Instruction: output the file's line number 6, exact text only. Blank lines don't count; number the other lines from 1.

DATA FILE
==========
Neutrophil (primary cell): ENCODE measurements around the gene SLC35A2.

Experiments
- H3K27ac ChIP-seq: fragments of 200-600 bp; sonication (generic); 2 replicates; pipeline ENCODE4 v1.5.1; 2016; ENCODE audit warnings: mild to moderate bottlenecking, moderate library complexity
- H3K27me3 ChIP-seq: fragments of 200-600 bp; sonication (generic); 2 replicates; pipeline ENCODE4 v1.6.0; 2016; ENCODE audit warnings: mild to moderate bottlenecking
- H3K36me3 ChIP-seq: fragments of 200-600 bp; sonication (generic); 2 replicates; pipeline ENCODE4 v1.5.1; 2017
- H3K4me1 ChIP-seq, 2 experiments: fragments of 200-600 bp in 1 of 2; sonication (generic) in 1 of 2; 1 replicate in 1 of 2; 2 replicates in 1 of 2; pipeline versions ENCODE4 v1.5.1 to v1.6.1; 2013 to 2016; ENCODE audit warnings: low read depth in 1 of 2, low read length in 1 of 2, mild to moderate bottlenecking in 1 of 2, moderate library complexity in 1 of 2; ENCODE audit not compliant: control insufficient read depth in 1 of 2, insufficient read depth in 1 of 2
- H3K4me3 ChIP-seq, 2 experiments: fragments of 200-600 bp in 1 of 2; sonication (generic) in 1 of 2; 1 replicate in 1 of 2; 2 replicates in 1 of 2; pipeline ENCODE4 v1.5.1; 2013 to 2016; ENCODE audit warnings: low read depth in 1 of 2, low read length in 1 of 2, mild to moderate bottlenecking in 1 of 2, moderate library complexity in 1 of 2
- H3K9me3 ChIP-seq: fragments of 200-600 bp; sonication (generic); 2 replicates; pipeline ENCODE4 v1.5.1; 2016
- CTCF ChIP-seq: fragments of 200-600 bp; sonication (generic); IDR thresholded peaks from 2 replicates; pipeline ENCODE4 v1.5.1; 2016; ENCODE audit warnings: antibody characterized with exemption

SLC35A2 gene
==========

- H3K4me1 ChIP-seq, 2 experiments: fragments of 200-600 bp in 1 of 2; sonication (generic) in 1 of 2; 1 replicate in 1 of 2; 2 replicates in 1 of 2; pipeline versions ENCODE4 v1.5.1 to v1.6.1; 2013 to 2016; ENCODE audit warnings: low read depth in 1 of 2, low read length in 1 of 2, mild to moderate bottlenecking in 1 of 2, moderate library complexity in 1 of 2; ENCODE audit not compliant: control insufficient read depth in 1 of 2, insufficient read depth in 1 of 2